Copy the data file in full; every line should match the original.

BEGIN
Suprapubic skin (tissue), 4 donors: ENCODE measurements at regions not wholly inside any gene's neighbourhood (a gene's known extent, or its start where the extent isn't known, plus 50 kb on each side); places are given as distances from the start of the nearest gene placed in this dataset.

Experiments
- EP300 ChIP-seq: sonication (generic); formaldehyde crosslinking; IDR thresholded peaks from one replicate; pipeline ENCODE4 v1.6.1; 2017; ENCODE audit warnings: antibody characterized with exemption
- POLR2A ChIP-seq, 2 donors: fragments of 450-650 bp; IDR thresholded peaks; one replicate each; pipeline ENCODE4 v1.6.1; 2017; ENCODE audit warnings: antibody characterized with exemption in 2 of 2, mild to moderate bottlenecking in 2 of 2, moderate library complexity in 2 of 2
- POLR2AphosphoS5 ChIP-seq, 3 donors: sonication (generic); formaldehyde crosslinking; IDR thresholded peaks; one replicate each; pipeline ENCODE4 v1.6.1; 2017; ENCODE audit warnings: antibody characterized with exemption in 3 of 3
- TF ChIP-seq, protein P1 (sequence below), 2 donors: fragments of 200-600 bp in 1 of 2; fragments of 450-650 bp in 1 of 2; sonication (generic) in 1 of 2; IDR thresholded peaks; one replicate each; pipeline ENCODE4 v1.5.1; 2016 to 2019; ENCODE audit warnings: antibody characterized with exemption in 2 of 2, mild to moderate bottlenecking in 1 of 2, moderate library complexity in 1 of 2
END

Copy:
Suprapubic skin (tissue), 4 donors: ENCODE measurements at regions not wholly inside any gene's neighbourhood (a gene's known extent, or its start where the extent isn't known, plus 50 kb on each side); places are given as distances from the start of the nearest gene placed in this dataset.

Experiments
- EP300 ChIP-seq: sonication (generic); formaldehyde crosslinking; IDR thresholded peaks from one replicate; pipeline ENCODE4 v1.6.1; 2017; ENCODE audit warnings: antibody characterized with exemption
- POLR2A ChIP-seq, 2 donors: fragments of 450-650 bp; IDR thresholded peaks; one replicate each; pipeline ENCODE4 v1.6.1; 2017; ENCODE audit warnings: antibody characterized with exemption in 2 of 2, mild to moderate bottlenecking in 2 of 2, moderate library complexity in 2 of 2
- POLR2AphosphoS5 ChIP-seq, 3 donors: sonication (generic); formaldehyde crosslinking; IDR thresholded peaks; one replicate each; pipeline ENCODE4 v1.6.1; 2017; ENCODE audit warnings: antibody characterized with exemption in 3 of 3
- TF ChIP-seq, protein P1 (sequence below), 2 donors: fragments of 200-600 bp in 1 of 2; fragments of 450-650 bp in 1 of 2; sonication (generic) in 1 of 2; IDR thresholded peaks; one replicate each; pipeline ENCODE4 v1.5.1; 2016 to 2019; ENCODE audit warnings: antibody characterized with exemption in 2 of 2, mild to moderate bottlenecking in 1 of 2, moderate library complexity in 1 of 2